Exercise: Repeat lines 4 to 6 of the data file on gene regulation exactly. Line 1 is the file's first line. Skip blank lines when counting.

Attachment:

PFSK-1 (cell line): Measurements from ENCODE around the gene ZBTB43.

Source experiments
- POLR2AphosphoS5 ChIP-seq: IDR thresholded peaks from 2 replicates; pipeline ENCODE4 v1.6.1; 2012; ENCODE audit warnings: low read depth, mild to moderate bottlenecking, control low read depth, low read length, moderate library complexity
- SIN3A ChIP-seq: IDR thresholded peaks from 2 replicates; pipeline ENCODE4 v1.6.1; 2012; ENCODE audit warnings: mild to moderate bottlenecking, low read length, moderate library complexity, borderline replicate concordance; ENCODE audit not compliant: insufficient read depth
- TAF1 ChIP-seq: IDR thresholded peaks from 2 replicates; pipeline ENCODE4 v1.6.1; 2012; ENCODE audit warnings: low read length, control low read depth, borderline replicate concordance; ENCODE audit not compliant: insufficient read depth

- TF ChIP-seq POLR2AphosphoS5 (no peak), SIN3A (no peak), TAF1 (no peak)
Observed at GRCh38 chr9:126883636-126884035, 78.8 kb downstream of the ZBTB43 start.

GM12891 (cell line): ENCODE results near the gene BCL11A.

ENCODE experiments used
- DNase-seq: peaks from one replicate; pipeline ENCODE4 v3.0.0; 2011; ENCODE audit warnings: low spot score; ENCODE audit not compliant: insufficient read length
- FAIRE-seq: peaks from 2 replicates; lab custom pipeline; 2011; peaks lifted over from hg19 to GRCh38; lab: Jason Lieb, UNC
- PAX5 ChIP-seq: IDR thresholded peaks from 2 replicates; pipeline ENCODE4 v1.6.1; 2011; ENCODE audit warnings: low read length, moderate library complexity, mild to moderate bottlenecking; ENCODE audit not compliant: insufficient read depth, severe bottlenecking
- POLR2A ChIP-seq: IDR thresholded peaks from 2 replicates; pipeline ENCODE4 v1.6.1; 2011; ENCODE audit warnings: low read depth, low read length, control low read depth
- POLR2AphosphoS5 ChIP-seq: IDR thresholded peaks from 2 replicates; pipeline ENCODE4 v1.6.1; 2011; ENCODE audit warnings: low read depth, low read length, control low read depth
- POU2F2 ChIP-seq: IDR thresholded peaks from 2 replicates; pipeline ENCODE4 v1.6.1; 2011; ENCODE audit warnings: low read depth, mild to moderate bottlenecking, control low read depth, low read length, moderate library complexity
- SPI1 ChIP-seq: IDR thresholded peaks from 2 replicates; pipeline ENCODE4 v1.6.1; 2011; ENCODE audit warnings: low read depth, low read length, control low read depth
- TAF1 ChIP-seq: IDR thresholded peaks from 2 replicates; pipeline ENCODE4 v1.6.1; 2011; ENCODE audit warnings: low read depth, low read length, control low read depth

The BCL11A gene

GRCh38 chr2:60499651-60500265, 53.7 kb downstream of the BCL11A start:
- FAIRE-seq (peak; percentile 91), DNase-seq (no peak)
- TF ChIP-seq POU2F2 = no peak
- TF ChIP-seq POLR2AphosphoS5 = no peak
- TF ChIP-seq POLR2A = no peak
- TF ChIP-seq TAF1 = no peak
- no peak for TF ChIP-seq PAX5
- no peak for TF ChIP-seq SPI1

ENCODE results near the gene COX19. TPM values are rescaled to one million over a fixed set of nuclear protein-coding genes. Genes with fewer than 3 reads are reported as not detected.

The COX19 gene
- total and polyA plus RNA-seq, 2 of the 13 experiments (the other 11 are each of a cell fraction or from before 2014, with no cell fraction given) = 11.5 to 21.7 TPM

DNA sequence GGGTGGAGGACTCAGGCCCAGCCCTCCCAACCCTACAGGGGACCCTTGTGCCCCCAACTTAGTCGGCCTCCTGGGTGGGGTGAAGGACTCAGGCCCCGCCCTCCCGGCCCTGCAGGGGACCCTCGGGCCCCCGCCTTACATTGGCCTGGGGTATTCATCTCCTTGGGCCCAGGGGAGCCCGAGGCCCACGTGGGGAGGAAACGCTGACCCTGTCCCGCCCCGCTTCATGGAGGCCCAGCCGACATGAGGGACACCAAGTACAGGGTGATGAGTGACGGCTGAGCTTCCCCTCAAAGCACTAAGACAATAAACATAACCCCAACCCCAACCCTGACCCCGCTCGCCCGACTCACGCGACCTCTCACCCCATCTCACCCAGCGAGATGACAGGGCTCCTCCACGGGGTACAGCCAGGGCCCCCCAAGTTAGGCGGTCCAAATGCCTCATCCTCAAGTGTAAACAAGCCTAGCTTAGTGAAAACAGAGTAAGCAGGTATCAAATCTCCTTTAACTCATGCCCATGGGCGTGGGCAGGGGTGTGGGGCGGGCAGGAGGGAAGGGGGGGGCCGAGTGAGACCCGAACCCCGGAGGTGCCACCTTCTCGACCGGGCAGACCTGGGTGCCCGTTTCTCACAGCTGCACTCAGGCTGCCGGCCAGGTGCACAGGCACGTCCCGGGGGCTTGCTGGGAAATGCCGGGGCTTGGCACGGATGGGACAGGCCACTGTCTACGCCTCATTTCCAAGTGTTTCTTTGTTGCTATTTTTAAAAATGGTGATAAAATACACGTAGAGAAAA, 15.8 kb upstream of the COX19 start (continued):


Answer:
- SIN3A ChIP-seq: IDR thresholded peaks from 2 replicates; pipeline ENCODE4 v1.6.1; 2012; ENCODE audit warnings: mild to moderate bottlenecking, low read length, moderate library complexity, borderline replicate concordance; ENCODE audit not compliant: insufficient read depth
- TAF1 ChIP-seq: IDR thresholded peaks from 2 replicates; pipeline ENCODE4 v1.6.1; 2012; ENCODE audit warnings: low read length, control low read depth, borderline replicate concordance; ENCODE audit not compliant: insufficient read depth

- TF ChIP-seq POLR2AphosphoS5 (no peak), SIN3A (no peak), TAF1 (no peak)